Finally, by removing the moisture and milk solids, you raise the smoke point significantly. Whereas you never want to fry with butter, over high heat, this is not a problem with ghee. Indeed, if you made enough of it, and cared to do so, there's no reason you couldn't deep fry with it.
 
 
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Post Options Post Options   Thanks (0) Thanks(0)   Quote Rod Franklin Quote  Post ReplyReply Direct Link To This Post Posted: 28 January 2013 at 16:06
Yes, I'm sure it's origin is in food preservation. I first made this stuff many years ago and since then have rarely been without it. For the longest time, in the beginning, I always cooked it too long. I would allow the milk solids to color too much and let the resulting brown flavor permeate, almost dominate, the final product. I've come to like it the way I make it now as it is much more versatile and milder.

Bog butter anyone?
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Post Options Post Options   Thanks (0) Thanks(0)   Quote AK1 Quote  Post ReplyReply Direct Link To This Post Posted: 31 January 2013 at 00:48
I did something wrong and it didn't quite separate. I'm going to try another batch later today and see what happens.
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Post Options Post Options   Thanks (0) Thanks(0)   Quote Rod Franklin Quote  Post ReplyReply Direct Link To This Post Posted: 31 January 2013 at 05:28
Hmmm. That's too bad. Without knowing all the details I can only guess at what happened, but I'm gonna guess anyway.

I'm going to guess that water still remained, possibly because it wasn't cooked at a high enough temperature to boil the water away, or possibly not cooked long enough. If either be the case, then you should be able to just start over and cook the same butter over again.

If there is anything I've done well over the years, it has been to serve as a bad example. In that I have excelled!Evil Smile So, in that light please provide the details so we can all learn from your experiences and so I can alter my procedure to make it clearer, as I must have steered you wrong somehow.


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Post Options Post Options   Thanks (0) Thanks(0)   Quote AK1 Quote  Post ReplyReply Direct Link To This Post Posted: 01 February 2013 at 16:51
That was the problem. Heat to low and didn't cook it long enough.
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Post Options Post Options   Thanks (0) Thanks(0)   Quote Rod Franklin Quote  Post ReplyReply Direct Link To This Post Posted: 02 February 2013 at 06:46
I'm glad you got it!

Tell us what you've made with it.

I edited (in red) the original post to hopefully make it clearer.
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Post Options Post Options   Thanks (0) Thanks(0)   Quote TasunkaWitko Quote  Post ReplyReply Direct Link To This Post Posted: 11 July 2015 at 16:39
I am making some ghee right now, in preparation for a meal tomorrow that will include Tandoori Murg, Salat and hopefully Naan. I am following the procedure in the opening post and Rod's notes.

The FotW recipe says to make it in a 4- to 5- quart pan, which seems, awfully big; however, I figured that surface area might come into play vis a vis the simmering away of the water in the butter, so I trusted the recipe and used a 4-quart pan.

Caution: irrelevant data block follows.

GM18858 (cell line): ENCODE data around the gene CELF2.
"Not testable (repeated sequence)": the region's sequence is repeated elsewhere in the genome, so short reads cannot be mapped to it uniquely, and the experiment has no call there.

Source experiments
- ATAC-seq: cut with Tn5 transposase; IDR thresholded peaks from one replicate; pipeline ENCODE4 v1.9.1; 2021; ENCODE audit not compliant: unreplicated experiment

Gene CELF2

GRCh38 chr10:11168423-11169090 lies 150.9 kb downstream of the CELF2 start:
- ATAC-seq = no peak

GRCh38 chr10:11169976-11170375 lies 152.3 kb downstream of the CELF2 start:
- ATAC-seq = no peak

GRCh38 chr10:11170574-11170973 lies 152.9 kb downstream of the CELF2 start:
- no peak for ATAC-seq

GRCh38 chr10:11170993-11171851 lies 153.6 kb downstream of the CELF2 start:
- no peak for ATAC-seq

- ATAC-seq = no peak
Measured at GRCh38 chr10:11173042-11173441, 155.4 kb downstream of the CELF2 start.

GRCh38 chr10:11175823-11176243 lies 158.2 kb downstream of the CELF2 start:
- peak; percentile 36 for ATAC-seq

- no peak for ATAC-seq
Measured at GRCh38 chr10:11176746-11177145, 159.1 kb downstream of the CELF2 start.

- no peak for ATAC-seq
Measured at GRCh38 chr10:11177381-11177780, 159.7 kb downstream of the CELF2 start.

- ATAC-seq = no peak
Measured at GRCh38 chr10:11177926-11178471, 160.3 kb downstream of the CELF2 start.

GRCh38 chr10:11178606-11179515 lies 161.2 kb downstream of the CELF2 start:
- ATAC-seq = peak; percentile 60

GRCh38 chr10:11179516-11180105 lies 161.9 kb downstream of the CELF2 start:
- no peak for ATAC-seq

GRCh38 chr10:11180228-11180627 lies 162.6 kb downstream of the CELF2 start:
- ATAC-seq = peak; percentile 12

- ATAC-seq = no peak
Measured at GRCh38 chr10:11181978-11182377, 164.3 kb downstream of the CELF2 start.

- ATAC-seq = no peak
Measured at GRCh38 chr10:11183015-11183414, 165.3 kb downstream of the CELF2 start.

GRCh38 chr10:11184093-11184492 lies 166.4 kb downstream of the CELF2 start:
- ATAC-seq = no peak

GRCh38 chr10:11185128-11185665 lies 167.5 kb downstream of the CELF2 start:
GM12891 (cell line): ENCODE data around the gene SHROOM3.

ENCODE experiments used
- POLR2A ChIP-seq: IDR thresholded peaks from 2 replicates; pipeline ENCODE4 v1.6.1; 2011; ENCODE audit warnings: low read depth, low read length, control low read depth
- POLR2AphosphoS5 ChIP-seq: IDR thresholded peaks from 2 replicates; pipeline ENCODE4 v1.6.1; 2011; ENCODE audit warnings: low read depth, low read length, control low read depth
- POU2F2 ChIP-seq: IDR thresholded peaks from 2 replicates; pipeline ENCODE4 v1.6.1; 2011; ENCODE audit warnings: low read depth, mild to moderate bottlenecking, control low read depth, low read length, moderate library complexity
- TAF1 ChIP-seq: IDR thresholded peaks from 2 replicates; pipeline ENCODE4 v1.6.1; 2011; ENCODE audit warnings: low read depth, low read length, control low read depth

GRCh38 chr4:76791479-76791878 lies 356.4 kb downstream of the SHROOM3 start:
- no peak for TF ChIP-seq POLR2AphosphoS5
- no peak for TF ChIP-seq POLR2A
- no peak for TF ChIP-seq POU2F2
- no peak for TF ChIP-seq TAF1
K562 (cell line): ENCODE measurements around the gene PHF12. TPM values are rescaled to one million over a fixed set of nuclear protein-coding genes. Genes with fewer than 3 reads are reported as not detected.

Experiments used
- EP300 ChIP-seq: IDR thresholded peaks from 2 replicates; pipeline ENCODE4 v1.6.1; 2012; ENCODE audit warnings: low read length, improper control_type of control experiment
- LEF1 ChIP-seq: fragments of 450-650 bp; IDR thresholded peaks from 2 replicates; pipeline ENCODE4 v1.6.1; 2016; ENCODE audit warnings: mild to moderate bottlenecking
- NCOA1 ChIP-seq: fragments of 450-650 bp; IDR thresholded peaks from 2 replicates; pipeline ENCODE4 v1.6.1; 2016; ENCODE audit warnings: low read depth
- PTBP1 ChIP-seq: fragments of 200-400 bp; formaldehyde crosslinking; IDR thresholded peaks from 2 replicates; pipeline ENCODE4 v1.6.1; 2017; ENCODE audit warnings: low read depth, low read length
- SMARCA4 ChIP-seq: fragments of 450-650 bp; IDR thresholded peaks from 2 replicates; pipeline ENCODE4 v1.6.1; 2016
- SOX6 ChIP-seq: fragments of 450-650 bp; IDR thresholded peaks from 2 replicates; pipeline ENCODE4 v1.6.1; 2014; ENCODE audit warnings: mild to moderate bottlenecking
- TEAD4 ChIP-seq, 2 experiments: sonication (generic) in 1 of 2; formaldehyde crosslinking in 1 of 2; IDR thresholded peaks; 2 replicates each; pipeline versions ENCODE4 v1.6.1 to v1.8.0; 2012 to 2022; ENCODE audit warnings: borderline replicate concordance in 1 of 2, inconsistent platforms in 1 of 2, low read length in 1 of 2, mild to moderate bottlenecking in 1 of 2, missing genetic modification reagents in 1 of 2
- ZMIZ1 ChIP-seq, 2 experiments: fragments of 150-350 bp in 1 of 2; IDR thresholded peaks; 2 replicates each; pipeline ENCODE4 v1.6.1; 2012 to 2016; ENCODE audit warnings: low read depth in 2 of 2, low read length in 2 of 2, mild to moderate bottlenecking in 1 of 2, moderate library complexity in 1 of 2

So far, it has played out pretty much exactly as Rod's notes describe - we'll see how it goes.
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Post Options Post Options   Thanks (0) Thanks(0)   Quote TasunkaWitko Quote  Post ReplyReply Direct Link To This Post Posted: 16 July 2015 at 23:14

The ghee turned out very well, as far as I can see:



It had an incredible aroma that I can only describe as deep and nutty, but there is more to it than that - it is a complex thing that I am still getting to know.


Once the ghee cooled a bit, it solidified and lightened in colour:



I put it in the refrigerator for storage, but as has been said before, it will last quite a long time under nearly any conditions, as it is intended to do.


I am looking forward to learning more about cooking with this.
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Post Options Post Options   Thanks (0) Thanks(0)   Quote HistoricFoodie Quote  Post ReplyReply Direct Link To This Post Posted: 17 July 2015 at 07:24
Nice job, Ron.

The liquid form looked a little dark. But that might just be the photo. The solidified form is exactly the right color.

Enjoy experimenting. But be cautious. Ghee can become addictive, replacing not only butter but numerous other oils.

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Post Options Post Options   Thanks (0) Thanks(0)   Quote AK1 Quote  Post ReplyReply Direct Link To This Post Posted: 17 July 2015 at 23:28
Nice job Ron.  Ghee is such a wonderful thing to make.
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Post Options Post Options   Thanks (0) Thanks(0)   Quote priya456 Quote  Post ReplyReply Direct Link To This Post Posted: 15 July 2017 at 00:14
Ghee has been used for thousands of years, quite literally. It’s truly an “ancient” health food and definitely not a fad. Ghee quickly was integrated into the diet, into ceremonial practice and into Ayurvedic healing practices. It’s believed to promote both mental purification and physical purification through its ability to cleanse and support wellness.